Monday, May 20, 2024

Diablo Ballet

Diablo Ballet
Lesher Center for the Arts, Walnut Creek
May 18th, 2024 (matinee)

This past weekend at the Lesher Center for the Arts in Walnut Creek, Diablo Ballet concluded its historic thirtieth season. It’s been a minute since I’ve seen Diablo Ballet live and in person, and Saturday’s matinee was a lovely way to get reacquainted. The performance was delightful, a triple bill marrying a work from the 1980s, a 2016 composition and a world premiere. The company roster has changed quite a bit over the last few years and this current cohort is looking very strong indeed.

The program’s first half was all about tone and mood, beginning with the pas de deux from Gerald Arpino’s Light Rain, a striking work made for Chicago’s Joffrey Ballet in 1981. As one watches the duet, danced on Saturday afternoon by Lizzie Devanney and Luis Gonzalez, adjectives flood the mind. Sensual, hypnotizing, ferocious, intimate. Not surprisingly, it is absolutely packed with extreme movements, extensions and shapes. Ninety-degree flexion of the hands. Splits. Pencheé. A back lay out with accompanying kicks. Torso contractions. And of course, the final flying pose. In this partnered sequence, as well as other sections of the larger ballet, it has always struck me how long the female lead stays on pointe without a break. It’s astonishing and quite a feat. I so look forward to the day when the entire Light Rain is in Diablo’s repertoire. If their treatment of its pas de deux is any indication, it will be great!

4 in the Morning (An Entertainment) is Val Caniparoli choreography at its best. Created for Amy Seiwert’s Imagery back in 2016, the whimsical, multi-episodic romp charts a four-hour course of time (understandably sped up). Each short chapter opens with a digital clock reading high on the curtain’s corner, indicating where we find ourselves on the journey between midnight and four am. As the sections unfolded, it was anyone’s guess as to where the movement might reside. The scene might be stuffy and courtly. Phrase material could be mischievous and bold. Or cheeky, quick and unapologetic. My favorite was a humorous Celtic solo where a kilt costume piece transformed into a participant in the dance. The entire chamber ensemble (eight dancers) could be onstage, or it might be a duo, trio or quartet. 4 in the Morning was not only cleverly unpredictable, but totally entertaining (as the title aptly relays) and by far, the highlight of Saturday’s triple bill. 

Diablo Ballet in Caniparoli's 4 in the Morning (An Entertainment)
Photo Tue Nam Tom

The score, Façade by William Walton, was an ideal match because, like the capricious choreography, it too was full of surprises. At times, a sea shanty sang through the air; next , a British pub song in 6/8 time; then, undeniably, musical theater. But it was Susan Roemer’s costume design that really sealed the deal. The women were clad in slinky, ivory slip dresses while the men wore boxers, tank tops and socks, complete with old-fashioned sock garters. It felt very European in look, like we could have been watching Tanztheater Wuppertal, Nederlands Dans Theater or Cabaret. Funnily enough a production of Cabaret goes up at the Lesher Center in a week. With this nighttime attire and the timeframe of the piece, I wondered, were we watching a dream or reality?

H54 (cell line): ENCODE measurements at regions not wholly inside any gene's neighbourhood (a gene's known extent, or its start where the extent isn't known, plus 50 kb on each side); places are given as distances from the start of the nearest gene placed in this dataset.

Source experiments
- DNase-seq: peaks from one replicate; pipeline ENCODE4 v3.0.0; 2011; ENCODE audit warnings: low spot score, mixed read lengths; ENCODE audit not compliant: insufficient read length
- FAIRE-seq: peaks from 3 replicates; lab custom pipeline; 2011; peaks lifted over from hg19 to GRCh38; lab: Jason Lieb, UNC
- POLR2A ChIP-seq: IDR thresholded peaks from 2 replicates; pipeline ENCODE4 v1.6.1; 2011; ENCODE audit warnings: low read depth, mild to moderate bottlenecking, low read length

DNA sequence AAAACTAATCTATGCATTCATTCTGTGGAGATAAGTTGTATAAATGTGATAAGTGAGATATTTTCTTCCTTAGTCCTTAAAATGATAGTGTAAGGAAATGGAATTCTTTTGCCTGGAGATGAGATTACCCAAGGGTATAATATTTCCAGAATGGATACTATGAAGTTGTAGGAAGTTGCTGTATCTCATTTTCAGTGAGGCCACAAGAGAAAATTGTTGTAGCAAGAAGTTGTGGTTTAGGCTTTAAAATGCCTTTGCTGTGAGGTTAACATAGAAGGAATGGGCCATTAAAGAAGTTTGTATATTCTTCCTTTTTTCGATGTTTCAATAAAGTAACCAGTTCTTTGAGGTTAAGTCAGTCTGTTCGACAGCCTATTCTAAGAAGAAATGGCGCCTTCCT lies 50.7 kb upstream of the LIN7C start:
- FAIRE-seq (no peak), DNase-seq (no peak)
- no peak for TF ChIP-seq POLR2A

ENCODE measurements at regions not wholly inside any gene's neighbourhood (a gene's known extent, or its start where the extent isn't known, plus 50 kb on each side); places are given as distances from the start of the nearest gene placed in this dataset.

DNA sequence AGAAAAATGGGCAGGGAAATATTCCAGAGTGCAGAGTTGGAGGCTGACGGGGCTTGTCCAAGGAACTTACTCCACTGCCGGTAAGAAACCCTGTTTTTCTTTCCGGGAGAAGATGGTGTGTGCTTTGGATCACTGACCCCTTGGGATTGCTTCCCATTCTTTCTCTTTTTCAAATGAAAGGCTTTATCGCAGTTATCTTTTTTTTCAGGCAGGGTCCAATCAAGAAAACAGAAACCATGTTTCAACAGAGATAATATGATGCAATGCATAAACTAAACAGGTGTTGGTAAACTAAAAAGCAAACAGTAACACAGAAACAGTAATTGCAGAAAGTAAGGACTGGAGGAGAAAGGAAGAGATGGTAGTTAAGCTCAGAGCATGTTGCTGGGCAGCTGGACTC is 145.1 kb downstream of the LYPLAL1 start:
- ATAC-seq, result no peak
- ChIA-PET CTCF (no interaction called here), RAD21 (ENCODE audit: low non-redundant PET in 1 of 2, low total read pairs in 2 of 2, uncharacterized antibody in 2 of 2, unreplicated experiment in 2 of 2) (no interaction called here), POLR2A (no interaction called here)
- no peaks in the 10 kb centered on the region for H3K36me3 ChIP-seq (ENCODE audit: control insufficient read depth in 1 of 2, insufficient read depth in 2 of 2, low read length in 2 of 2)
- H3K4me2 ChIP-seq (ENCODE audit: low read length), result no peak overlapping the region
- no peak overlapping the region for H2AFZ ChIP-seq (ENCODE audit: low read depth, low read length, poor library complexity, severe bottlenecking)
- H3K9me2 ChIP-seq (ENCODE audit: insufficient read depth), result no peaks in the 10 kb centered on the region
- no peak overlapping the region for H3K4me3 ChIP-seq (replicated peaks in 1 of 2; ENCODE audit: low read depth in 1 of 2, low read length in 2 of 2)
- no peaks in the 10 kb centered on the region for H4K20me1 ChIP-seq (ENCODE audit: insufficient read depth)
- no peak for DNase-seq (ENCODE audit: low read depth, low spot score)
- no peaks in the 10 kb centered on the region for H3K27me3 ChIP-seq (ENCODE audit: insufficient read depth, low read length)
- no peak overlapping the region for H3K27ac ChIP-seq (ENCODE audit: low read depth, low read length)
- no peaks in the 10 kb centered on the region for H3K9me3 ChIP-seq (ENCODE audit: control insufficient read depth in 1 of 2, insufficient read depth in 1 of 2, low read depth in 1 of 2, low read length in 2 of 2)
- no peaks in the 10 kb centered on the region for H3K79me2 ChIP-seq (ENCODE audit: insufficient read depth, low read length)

If the first part of the program was all atmospheric feels, the second half was certainly all narrative. Enter choreographer Brian Enos’ new take on the mysterious Firebird. A one-act story, The Firebird has all the right elements. Royalty, a forest setting, mythical birds, an evil orchestrator, a benevolent matriarch and a love story. There’s fantasy, intrigue, forgiveness and super-hero, save-the-day moments. Props were symbolic and functional. Dramatically charged plot points were revealed. What more could one want from a narrative ballet? I’m not usually a fan of reading synopses or program notes, but here it was super smart to have a brief overview of a ‘not quite as well-known’ tale.

Enos’ choreography for the Firebird character (danced by Jackie McConnell) was terrific. Fast, sparkling, fluttering footwork – boureés, emboîté turns and much more. The finale unison sequence was also very well done with full out dancing from every member of the cast (all eighteen!). And partnering variations were solid, save some awkward transitions. One act narratives are tough – they just are. Trying to tell so much story in a short time is a challenge and then adding the real estate of a smaller stage presents another obstacle. But Enos and the Diablo Ballet artists faced those challenges head on. I think The Firebird is going to percolate well in the company’s rep over the next little while.   


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